Wednesday, September 8, 2010

Enchanting Hardy Cyclamen

I pluck the cyclamen
red by wine-red
and place the petals
stiff ivory and bright fire
against my flesh

Now I am powerless 
to draw back
for the sea is cyclamen-purple
cyclamen red, colour of the last grapes
colour of the purple of the flowers
cyclamen-coloured and dark.

 - H.D., from The God

Cyclamen (pronounced SIGH-kla-men) is a genus of 23 species of perennials mostly native to the Mediterranean region, and often naturalized elsewhere.  The name refers to the twisted flower stalks of some species.  Flower colors range from white to deep burgundy.  With their alluring, swept-back petals and charming foliage, cyclamen are captivating.  Perhaps that is why some are so popular as gift plants.

Daniel Foley, Editor of Horticulture and staff member of the Massachusetts Horticultural Society, wrote that Cyclamen europaeum "which was dedicated to Mary was also used as a charm against bad weather. From the angle of its blooms on their stems it was known in Germany as Our Lady's Little Ladles."  Others, Paghat for example, suggest that the genus has associations with witchcraft (that's possible) and that the oil of cyclamen applied externally has mysterious powers beneficial to women (that's doubtful).

In literature, cyclamen were considered to be so enchanting that children seeking them in the forests might never return.

The gentle cyclamen with dewy eye
Breathes o'er her lifeless babe
The parting sigh;
And bending low with pious hands
Inhumes her dear departed in the sands.
Sweet Nursling, withering in thy tender hour,
"Oh, sleep," She cries and rise a fairer flower!"

- Erasmus Darwin, The Botanic Garden

It's more complicated, but you can see the symbol of the BVM in Darwin's poem.  Keep in mind that, like very many ornamental plants, cyclamen are toxic if eaten.

Unfortunately, the most popular gift species, C. persicum, is not cold-hardy, so it comes as a surprise to many of today's gardeners that some cyclamen species may actually be grown outdoors.  But gardeners in ages past knew it for hardy cyclamen, flowering in autumn and winter, were often grown in cemeteries to provide seasonal color.

Cyclamen hederifolium, also known as C. neapolitanum, (seen in the photo above) may take cold weather best.  Hederifolium (pronounced hed-er-ih-FOH-lee-um) means "having leaves like Hedera (the ivy genus).  Common names include Hardy Cyclamen and Ivy-Leaved Cyclamen.  It is certainly the most widely cultivated among the hardy cyclamen.  It is a lovely little plant, native from southern France to western Turkey, that adds charm to the shady corner of your garden.  You'll enjoy the ivy-shaped, variegated foliage and fragrant, pink flowers from late summer to early fall.  Though very similar in appearance to the florist cyclamen, hardy cyclamen thrives outdoors in USDA zones 5 through 9, performing best in light shade.  It even produces seed and self-sows readily when conditions are to its liking.  Soil should be well-drained but slightly moist.  Take care not to over-water.  Recommended pH is 6.1 to 7.8.  Take a soil sample to your nearby Cooperative Extension Service office to determine the soil pH.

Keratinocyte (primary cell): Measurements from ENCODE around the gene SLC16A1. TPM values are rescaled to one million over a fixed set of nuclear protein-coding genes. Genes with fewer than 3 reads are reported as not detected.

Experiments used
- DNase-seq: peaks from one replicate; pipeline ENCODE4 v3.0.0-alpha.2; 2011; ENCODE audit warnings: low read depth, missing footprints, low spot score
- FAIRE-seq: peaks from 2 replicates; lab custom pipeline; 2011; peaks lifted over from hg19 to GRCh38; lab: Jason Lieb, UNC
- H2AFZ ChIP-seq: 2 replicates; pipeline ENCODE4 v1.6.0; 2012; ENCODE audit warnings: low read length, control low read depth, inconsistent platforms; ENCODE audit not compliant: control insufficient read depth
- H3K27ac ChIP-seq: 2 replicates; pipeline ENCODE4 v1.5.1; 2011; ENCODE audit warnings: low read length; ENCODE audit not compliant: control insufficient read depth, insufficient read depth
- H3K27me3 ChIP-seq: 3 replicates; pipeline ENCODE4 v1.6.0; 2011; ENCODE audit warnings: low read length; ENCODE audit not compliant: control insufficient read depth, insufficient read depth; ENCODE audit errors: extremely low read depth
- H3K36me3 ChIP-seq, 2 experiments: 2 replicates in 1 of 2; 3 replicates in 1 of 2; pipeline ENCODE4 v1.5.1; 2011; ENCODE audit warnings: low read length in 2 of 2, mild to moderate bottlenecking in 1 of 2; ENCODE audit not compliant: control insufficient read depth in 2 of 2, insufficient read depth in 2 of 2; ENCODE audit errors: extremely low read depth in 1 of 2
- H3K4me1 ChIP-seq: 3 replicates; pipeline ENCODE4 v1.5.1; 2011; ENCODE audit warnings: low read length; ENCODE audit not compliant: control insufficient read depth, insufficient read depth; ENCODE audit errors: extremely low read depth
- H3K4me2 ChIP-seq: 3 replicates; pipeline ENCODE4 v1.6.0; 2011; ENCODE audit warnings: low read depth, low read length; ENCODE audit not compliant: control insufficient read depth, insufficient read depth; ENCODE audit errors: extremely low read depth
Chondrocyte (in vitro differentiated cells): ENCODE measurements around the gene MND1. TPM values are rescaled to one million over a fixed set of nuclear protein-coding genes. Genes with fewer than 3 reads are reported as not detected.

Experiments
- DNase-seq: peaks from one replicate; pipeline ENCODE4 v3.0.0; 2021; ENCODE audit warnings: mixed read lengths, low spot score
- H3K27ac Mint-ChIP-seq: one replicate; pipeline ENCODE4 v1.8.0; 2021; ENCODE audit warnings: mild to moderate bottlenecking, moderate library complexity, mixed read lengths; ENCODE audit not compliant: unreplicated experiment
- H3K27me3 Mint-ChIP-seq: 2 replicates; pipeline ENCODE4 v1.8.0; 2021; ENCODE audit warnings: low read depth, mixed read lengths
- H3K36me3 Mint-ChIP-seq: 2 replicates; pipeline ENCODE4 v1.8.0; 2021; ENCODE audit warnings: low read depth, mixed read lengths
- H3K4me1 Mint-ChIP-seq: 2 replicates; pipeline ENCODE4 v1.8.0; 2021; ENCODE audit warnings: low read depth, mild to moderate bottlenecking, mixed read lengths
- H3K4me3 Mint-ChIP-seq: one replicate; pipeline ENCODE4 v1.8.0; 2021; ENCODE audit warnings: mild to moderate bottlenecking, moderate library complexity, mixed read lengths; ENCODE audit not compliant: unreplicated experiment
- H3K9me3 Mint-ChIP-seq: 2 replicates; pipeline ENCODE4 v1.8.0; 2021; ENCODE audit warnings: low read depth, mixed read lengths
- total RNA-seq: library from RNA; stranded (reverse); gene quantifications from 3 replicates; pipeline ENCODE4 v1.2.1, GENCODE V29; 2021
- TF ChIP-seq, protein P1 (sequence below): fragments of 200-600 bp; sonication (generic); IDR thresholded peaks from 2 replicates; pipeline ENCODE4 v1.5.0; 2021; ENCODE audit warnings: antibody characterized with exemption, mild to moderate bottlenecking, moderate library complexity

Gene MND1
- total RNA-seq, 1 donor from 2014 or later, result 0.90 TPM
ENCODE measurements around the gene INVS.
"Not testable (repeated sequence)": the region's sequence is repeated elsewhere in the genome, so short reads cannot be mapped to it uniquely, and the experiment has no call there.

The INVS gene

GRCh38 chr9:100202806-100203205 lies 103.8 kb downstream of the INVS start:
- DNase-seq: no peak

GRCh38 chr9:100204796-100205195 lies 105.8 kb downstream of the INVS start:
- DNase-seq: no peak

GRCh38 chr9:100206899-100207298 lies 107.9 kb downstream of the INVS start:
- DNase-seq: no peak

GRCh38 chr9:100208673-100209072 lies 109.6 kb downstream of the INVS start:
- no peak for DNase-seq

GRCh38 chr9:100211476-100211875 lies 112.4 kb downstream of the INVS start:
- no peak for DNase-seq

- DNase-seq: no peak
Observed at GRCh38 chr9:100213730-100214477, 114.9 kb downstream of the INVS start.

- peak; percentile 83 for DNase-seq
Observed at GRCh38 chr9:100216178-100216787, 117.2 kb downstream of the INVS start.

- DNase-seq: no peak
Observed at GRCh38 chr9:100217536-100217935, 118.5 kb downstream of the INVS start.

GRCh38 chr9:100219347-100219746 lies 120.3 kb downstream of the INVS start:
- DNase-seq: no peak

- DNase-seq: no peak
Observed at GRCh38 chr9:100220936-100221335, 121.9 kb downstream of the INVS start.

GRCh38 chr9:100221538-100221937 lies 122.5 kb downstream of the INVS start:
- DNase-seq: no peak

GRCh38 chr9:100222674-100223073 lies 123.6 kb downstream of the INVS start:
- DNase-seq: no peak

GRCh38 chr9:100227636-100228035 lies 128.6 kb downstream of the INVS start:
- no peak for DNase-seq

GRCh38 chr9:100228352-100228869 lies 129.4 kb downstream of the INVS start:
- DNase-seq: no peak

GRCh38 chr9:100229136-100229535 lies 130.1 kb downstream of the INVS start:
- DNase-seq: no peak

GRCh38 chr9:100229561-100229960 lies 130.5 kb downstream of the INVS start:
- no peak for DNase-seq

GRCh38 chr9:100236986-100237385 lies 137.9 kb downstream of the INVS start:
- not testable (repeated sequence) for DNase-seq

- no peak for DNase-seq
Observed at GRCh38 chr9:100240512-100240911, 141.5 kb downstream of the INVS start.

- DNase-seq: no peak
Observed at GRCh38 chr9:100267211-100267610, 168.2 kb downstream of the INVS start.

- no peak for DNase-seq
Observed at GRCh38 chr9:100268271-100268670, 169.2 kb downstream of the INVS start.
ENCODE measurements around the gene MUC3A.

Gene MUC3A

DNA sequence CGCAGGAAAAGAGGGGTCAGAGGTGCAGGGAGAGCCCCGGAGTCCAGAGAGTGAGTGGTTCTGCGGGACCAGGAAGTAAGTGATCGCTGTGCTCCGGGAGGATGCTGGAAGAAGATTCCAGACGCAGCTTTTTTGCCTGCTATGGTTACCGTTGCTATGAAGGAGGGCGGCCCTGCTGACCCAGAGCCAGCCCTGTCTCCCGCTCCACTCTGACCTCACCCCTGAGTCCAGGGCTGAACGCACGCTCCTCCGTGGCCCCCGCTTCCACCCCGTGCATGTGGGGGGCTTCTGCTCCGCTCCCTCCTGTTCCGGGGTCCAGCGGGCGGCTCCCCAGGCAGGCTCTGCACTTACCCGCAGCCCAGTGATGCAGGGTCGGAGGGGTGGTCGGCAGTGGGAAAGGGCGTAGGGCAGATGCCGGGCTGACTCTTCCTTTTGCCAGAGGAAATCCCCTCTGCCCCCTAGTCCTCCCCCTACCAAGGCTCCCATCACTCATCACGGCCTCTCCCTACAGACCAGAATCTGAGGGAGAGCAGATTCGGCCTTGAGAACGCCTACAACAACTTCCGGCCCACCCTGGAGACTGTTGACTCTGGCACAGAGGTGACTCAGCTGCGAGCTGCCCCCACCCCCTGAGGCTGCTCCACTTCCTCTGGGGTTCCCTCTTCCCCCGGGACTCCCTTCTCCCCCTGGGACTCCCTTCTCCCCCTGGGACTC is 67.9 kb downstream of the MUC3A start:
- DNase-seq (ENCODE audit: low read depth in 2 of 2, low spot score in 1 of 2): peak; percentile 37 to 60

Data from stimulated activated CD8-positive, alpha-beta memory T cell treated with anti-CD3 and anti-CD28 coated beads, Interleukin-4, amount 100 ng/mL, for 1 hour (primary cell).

They can be grown from seeds, stem tubers or established plants.  Planting stem tubers combines reliability and economy.

Cyclamen tubers will be firm.  Roots grow from the sides and bottom.  The tops will be slightly rough with some little bumps from which new growths emerge.  Plant cyclamen tubers in the spring.  When planting, space the tubers about 10" to 12" apart and cover with 1" to 2" of soil.  Water well and gently, taking care not to wash the tubers out of the soil.  Allow the soil to become dry before watering again.

Hardy cyclamen are sure to delight you.  Whether they will ward off bad weather or bestow mysterious benefits is doubtful.  But I believe that if you plant some in your garden and become beguiled by their beauty, you will still return safely indoors.

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